Read It! Eat It!

by Mickey Falls


Let's talk about cookbooks! You're probably thinking to yourself, "Who wants to read a blog post about cookbooks?" Well, just bear with me (please!). Since the emergence of the Internet there is nothing, and I mean nothing, that you can't find on the Internet, including clothes, shoes, cars, homes, electronics, and even love (crazy, right?). But, most importantly, you can find recipes online. Thanks to the worldwide web, the level of extraneousness regarding cookbooks hasn't sky rocketed, but there is surely an increase. Why flip a page in a cookbook when you can just search for a recipe online? I know, it's pointless... right? Wrong! There is nothing like physically opening a cookbook to prepare greatness and deliciousness: Just ask Granny! Now listen, I am in no way, shape, form, or fashion bashing the Internet. All I'm saying is, try opening a cookbook to put together a nutritiously delightful meal: You won't regret it.
October is more than just "spooky month" (I got your back, October!). October is also the national month for healthy lungs, liver awareness, healthy living, breast cancer awareness, and much more. Let's not forget cookbooks, as well. That's right! There is a National Cookbook Month, and October is its home. Since the tenth month of the year raises so much awareness about important health issues, why not make this month the start of a healthy diet? It can be done by finding tons of healthy recipes in cookbooks for healthy eating. There's more than cold carrots and veggie smoothies to healthy eating. A cookbook could provide you with instructions and recipes for tremendous meal preparation...and maybe a crossword puzzle to fill in while you prepare something non-catastrophic (just like the good ole days!). This is not a celebration (unless you want it to be) but let's make National Cookbook Month the start of something new (or something old) and turn a page in a cookbook for a healthy meal.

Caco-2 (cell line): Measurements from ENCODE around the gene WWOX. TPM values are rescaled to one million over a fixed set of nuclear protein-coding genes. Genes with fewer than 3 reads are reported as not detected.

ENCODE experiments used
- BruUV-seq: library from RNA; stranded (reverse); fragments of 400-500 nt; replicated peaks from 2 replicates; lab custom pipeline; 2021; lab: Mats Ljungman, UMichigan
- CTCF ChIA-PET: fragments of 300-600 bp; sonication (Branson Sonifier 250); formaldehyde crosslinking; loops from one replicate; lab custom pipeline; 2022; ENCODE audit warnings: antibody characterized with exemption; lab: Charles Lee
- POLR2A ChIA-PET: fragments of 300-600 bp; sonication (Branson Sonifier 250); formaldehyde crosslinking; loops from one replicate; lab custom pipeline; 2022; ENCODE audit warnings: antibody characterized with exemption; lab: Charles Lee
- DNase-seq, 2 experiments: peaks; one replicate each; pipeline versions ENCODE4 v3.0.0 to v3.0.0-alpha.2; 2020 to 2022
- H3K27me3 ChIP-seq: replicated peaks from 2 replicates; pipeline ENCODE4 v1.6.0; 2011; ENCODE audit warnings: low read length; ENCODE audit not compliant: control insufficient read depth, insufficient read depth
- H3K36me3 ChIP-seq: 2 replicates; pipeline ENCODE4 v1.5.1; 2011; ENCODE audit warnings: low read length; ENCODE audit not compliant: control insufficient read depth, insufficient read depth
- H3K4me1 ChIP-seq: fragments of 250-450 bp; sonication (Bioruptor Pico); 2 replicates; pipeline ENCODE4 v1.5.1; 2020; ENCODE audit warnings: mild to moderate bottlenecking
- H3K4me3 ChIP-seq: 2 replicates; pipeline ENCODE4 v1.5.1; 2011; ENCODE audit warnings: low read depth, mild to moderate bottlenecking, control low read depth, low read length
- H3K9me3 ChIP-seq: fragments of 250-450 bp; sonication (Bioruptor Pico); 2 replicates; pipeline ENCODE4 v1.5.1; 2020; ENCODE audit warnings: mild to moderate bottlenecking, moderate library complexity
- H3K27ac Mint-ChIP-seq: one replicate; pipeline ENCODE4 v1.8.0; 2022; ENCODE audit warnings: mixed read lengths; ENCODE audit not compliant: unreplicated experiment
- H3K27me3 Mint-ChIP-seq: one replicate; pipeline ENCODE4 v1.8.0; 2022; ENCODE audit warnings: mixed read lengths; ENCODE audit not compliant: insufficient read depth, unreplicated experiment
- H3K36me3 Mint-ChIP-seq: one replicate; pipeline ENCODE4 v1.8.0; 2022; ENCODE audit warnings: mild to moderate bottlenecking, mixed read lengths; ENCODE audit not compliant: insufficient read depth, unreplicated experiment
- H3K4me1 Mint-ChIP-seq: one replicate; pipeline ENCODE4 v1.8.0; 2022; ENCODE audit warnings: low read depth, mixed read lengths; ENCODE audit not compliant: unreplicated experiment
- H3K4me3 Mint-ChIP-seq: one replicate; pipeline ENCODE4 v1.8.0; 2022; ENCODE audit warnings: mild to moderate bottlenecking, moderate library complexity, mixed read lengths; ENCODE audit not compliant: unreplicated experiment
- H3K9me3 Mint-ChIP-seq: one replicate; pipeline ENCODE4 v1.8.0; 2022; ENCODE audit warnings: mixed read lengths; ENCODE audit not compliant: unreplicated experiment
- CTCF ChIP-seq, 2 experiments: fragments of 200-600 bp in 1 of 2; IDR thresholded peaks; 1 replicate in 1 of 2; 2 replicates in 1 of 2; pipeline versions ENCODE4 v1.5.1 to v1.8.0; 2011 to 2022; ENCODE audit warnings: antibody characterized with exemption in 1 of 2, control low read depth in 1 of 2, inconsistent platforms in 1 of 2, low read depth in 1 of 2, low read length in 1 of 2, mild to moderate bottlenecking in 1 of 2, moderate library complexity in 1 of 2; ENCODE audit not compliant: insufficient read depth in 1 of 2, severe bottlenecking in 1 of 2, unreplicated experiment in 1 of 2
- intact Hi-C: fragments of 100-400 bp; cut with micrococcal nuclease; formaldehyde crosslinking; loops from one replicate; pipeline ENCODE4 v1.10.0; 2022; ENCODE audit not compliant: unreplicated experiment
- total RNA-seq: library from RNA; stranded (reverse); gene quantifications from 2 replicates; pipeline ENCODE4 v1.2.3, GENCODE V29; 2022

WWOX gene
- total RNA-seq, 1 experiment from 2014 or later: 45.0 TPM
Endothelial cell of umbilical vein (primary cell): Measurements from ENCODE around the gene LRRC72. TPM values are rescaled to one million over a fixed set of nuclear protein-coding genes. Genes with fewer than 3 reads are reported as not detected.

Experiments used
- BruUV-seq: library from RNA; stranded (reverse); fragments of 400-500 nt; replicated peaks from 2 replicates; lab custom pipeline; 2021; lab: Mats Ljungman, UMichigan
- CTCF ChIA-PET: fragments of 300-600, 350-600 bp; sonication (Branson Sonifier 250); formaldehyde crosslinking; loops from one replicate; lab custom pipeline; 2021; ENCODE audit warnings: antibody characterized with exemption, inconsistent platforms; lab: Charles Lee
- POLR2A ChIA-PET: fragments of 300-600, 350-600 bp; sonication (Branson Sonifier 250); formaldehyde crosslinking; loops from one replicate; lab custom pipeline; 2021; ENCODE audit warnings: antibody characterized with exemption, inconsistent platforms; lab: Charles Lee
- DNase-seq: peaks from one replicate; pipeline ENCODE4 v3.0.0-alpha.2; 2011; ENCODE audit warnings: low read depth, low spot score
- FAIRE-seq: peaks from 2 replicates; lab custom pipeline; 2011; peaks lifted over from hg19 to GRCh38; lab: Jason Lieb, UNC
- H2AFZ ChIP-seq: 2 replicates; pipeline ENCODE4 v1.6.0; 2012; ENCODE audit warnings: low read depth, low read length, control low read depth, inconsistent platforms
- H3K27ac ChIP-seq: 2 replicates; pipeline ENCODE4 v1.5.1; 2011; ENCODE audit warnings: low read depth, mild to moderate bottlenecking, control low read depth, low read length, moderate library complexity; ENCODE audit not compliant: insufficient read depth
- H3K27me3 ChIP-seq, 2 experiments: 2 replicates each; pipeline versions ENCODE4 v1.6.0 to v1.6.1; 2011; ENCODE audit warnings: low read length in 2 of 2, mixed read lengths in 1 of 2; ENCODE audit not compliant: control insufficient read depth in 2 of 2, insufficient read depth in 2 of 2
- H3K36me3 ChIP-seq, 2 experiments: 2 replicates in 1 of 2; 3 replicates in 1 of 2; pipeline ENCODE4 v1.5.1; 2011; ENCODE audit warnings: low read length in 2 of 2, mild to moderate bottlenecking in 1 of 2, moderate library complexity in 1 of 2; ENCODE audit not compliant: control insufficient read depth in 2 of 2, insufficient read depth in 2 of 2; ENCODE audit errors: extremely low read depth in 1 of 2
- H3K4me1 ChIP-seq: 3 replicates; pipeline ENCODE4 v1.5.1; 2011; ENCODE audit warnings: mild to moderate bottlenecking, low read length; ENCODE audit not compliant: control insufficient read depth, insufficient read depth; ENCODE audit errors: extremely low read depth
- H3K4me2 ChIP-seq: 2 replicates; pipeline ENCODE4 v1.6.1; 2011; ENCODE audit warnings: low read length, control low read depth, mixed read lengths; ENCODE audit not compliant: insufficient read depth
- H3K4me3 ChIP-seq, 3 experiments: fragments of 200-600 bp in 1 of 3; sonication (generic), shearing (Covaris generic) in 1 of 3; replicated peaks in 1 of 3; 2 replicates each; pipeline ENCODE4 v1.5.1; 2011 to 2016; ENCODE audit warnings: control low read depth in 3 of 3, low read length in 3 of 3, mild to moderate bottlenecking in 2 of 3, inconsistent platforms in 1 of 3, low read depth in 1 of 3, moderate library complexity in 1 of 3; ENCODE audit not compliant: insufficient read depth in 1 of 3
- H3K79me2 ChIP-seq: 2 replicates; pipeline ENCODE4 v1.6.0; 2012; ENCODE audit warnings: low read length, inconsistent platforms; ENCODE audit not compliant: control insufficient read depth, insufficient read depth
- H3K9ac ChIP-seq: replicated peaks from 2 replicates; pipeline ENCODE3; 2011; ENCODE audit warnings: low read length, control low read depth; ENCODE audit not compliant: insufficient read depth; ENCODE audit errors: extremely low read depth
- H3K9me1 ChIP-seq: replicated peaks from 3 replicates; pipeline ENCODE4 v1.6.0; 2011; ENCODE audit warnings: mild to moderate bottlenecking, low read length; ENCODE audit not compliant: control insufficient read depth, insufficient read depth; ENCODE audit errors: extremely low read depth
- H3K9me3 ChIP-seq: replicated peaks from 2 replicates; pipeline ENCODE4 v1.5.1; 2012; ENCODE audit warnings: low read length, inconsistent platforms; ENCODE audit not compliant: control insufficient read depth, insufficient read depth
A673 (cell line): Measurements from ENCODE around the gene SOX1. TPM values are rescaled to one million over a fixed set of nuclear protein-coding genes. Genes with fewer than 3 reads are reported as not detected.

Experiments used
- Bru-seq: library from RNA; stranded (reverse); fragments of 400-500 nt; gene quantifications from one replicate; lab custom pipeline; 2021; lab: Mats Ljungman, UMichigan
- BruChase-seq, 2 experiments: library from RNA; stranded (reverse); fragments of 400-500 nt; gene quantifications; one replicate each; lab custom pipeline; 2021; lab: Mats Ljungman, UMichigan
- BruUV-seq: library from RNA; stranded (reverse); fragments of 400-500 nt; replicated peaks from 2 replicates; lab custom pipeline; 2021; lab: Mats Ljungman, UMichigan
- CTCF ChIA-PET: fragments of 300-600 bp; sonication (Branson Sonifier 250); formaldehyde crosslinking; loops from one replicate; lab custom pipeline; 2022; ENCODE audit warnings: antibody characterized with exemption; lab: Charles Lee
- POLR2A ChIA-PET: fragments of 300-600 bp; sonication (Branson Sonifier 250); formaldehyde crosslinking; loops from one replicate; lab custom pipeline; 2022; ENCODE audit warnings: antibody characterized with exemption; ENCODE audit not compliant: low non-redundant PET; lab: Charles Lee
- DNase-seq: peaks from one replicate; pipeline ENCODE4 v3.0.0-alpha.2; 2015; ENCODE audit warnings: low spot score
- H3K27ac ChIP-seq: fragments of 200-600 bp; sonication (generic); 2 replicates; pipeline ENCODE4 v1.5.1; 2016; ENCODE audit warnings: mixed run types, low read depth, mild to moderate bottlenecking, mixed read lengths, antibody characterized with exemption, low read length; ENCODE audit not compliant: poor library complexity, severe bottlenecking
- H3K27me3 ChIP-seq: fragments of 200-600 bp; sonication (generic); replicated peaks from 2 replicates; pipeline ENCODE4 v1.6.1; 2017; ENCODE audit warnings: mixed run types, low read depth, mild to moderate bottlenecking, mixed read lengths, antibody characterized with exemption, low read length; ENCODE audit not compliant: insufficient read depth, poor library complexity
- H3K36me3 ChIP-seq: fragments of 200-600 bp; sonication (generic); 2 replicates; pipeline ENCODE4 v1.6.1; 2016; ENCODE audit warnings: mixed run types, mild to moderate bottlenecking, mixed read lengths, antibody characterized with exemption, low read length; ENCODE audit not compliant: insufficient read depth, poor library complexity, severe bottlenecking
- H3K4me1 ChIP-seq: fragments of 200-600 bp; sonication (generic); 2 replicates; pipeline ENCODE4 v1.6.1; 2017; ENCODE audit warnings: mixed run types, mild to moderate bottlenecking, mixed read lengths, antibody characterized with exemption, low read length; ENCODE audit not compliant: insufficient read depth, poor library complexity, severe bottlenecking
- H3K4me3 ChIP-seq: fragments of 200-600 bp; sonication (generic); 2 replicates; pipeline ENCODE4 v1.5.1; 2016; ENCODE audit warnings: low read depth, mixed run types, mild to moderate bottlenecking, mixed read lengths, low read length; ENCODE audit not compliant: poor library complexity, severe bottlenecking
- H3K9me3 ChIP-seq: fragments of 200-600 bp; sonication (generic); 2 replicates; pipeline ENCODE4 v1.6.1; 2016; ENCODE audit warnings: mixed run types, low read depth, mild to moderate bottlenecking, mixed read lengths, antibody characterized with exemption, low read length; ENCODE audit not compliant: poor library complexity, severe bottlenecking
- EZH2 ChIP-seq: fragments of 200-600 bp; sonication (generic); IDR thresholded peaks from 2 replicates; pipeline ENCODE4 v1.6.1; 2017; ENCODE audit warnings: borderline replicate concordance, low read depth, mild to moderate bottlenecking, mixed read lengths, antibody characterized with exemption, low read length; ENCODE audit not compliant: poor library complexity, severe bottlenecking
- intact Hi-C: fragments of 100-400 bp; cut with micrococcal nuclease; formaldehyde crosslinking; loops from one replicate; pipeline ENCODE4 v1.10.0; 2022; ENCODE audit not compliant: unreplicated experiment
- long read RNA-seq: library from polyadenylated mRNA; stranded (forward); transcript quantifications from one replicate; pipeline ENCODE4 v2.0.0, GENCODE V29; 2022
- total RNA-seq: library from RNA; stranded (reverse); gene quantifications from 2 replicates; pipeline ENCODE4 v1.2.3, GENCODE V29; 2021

Cookbooks aren't the norm these days, but they are very useful when trying to discover new recipes. Our very own Deidra Nelson, the Registered Dietitian at The University of Memphis Campus Recreation, says she sometimes use cookbooks. Deidra states that she was gifted an all-purpose cookbook (The Joy of Cooking) that has many basic recipes and tips on how to prepare different foods. Her favorite cookbook is "Cravings" by Chrissy Teigen, and it provides her favorite recipe, Chicken Pot Pie Soup (see below for recipe so you can try it at home!). Cookbooks are essential to any kitchen (especially for beginners). They provide you with multiple recipes, as well as preparation instructions. Some may say they are old-fashioned (and they are!), but who cares? They still provide you with great meals. So, this October, while sitting at home warm and cozy, consider preparing dinner using a cookbook. It will give you ideas for the family or yourself. A cookbook will provide you with all the directions and the rest is up to you! Happy National Cookbook Month!!!

Chicken Pot Pie Soup
From Cravings by Chrissy Teigen
For the pie crust:
2 sticks (8 ounces) cold unsalted butter, cubed
2 1/2 cups all-purpose flour, plus more for dusting
1 teaspoon fine sea salt
1/2 cup ice water